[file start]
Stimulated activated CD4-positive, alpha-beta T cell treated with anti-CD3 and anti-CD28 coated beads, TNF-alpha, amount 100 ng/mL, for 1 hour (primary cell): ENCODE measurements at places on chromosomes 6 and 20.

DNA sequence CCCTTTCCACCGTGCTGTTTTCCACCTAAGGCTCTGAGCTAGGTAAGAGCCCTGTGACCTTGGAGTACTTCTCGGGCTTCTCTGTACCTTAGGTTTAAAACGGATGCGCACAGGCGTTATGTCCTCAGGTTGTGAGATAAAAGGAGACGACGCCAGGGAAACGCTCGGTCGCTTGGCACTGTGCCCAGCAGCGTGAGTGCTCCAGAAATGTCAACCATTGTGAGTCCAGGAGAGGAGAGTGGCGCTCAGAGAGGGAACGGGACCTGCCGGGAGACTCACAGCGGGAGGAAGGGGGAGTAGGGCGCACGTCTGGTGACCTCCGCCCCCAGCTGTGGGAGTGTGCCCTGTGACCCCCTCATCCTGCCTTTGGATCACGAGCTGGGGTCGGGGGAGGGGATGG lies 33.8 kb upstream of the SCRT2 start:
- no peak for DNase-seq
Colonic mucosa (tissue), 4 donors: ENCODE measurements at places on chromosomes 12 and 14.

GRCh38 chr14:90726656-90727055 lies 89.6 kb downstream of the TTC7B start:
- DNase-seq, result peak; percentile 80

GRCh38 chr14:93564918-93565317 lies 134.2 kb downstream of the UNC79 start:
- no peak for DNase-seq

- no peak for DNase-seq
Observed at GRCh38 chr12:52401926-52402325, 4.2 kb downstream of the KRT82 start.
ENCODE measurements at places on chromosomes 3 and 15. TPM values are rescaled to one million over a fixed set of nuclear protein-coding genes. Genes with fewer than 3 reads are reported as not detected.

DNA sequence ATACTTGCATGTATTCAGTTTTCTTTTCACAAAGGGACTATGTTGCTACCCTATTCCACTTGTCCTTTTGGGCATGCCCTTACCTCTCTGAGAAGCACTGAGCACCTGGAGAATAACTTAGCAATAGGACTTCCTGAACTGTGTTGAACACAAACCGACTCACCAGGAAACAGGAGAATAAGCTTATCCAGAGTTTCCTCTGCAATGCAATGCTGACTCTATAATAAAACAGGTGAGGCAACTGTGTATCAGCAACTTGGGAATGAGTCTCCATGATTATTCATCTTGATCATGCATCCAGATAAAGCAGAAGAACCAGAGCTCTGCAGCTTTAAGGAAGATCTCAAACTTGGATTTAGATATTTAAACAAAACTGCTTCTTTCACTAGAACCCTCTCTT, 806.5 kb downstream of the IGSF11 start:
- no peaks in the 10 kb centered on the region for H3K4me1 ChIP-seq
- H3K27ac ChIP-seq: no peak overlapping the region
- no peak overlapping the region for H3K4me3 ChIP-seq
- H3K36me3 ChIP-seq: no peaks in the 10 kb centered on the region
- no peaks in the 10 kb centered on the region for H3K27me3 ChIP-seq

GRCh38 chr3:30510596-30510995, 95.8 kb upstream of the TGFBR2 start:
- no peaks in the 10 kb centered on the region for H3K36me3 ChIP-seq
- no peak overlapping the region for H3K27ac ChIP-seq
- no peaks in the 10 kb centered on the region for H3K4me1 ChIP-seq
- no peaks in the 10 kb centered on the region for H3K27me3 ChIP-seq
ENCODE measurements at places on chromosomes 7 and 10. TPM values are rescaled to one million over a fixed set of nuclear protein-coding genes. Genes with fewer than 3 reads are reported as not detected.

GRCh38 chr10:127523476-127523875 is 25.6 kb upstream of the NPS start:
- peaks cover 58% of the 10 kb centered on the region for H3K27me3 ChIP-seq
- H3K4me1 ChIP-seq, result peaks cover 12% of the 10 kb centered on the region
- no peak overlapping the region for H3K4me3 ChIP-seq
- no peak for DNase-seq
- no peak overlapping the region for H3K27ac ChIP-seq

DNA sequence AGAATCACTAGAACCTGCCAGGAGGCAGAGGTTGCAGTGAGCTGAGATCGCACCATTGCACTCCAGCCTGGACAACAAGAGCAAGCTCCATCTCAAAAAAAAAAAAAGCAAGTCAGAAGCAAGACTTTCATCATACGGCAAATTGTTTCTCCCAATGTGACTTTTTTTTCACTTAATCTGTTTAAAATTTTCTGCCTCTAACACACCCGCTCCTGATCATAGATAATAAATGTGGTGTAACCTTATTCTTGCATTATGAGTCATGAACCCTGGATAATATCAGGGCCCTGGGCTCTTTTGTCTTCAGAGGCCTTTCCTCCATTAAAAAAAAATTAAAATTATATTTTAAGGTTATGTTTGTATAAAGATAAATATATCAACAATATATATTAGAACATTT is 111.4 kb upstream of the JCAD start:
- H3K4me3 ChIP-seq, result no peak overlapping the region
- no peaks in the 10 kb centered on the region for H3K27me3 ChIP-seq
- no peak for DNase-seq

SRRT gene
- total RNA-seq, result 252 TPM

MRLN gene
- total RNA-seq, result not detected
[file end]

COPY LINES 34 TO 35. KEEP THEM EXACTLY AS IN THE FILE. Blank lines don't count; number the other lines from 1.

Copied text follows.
SRRT gene
- total RNA-seq, result 252 TPM